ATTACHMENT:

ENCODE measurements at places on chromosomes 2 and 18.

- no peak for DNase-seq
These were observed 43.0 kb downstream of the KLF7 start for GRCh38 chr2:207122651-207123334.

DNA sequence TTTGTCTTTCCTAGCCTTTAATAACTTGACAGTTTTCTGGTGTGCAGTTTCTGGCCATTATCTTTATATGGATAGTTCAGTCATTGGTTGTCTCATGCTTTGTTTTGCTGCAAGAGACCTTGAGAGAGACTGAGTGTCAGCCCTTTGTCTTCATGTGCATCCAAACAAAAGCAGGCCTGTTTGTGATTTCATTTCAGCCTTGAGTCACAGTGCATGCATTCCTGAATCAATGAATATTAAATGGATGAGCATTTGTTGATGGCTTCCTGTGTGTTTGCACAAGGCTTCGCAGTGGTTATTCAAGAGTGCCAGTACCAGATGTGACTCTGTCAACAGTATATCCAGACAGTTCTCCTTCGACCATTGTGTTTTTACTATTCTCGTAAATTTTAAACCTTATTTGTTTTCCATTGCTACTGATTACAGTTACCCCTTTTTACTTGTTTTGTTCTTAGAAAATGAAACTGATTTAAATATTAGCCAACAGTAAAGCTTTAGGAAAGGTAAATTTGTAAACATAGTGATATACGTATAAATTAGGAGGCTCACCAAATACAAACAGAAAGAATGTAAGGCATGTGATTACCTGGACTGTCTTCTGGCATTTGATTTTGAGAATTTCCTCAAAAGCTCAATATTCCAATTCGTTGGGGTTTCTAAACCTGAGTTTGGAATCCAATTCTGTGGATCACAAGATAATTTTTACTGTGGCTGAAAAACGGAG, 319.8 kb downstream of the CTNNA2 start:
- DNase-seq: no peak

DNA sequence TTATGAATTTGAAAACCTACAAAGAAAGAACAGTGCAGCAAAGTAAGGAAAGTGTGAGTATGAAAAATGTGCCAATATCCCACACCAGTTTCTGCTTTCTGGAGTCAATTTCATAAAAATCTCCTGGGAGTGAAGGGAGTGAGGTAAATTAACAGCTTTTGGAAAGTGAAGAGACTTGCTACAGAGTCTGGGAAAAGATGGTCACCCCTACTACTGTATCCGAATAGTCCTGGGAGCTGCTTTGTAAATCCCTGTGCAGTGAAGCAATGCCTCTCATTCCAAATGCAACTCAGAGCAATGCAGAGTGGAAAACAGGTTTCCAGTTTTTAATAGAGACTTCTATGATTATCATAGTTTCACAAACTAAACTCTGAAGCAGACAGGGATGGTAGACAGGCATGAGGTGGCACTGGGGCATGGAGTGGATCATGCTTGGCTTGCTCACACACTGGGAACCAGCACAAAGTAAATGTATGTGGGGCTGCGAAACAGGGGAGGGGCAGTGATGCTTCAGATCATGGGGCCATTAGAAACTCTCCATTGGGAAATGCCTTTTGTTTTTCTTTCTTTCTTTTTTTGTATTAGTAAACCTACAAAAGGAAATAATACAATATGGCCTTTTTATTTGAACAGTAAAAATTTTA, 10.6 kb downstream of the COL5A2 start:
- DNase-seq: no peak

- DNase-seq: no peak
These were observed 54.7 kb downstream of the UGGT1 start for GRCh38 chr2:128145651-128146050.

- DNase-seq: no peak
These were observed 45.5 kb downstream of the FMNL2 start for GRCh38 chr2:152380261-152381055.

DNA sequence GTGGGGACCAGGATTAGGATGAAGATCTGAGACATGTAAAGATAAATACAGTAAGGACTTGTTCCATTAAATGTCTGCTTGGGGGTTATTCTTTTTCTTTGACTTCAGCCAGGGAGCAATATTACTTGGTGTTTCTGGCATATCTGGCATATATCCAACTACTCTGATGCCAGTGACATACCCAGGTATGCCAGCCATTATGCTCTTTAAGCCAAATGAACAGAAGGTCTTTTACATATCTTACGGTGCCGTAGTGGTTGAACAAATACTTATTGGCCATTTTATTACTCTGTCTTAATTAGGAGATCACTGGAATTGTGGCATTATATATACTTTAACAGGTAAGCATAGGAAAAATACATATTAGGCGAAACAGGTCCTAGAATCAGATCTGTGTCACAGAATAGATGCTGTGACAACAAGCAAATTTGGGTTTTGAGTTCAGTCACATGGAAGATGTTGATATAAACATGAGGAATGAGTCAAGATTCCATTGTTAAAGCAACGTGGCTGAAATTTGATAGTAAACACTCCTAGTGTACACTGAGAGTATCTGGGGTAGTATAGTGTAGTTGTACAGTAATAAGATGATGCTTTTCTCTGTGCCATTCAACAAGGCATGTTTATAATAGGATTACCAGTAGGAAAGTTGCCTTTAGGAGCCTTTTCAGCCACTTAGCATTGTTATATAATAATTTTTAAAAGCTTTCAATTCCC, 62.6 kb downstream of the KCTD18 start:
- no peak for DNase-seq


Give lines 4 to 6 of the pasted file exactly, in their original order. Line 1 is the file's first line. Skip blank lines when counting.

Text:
DNA sequence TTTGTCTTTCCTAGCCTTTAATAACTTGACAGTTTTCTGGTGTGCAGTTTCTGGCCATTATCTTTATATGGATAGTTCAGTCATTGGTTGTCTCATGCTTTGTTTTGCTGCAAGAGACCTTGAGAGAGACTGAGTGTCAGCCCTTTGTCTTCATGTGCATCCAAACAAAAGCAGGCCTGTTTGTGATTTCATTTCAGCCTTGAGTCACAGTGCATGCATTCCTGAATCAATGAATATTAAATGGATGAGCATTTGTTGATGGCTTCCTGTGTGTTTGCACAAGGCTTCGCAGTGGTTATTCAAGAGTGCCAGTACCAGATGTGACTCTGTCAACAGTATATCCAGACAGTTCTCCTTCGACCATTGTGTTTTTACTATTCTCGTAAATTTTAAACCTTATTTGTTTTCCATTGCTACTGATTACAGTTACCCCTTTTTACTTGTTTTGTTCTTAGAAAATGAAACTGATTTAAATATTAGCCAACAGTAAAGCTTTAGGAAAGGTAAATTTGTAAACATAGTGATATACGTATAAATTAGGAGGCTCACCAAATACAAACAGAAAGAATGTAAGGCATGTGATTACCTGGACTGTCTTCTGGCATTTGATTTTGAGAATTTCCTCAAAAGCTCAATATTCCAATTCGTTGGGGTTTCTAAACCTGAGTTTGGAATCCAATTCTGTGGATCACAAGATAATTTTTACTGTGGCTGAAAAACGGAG, 319.8 kb downstream of the CTNNA2 start:
- DNase-seq: no peak

DNA sequence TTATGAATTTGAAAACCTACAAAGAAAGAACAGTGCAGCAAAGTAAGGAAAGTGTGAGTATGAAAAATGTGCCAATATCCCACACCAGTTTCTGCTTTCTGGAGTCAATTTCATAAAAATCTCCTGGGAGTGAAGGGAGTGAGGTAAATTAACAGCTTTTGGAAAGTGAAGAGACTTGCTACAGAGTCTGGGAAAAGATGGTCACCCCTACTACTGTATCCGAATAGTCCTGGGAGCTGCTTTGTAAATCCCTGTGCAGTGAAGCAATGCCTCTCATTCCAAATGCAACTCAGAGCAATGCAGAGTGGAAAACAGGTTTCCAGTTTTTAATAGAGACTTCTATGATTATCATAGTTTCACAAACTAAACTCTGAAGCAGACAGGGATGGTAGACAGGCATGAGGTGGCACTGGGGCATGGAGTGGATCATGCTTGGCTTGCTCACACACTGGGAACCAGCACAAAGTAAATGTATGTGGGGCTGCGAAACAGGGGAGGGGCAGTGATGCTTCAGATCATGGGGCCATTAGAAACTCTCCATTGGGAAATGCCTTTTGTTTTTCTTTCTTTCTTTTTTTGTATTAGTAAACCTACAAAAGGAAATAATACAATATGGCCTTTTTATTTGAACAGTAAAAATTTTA, 10.6 kb downstream of the COL5A2 start: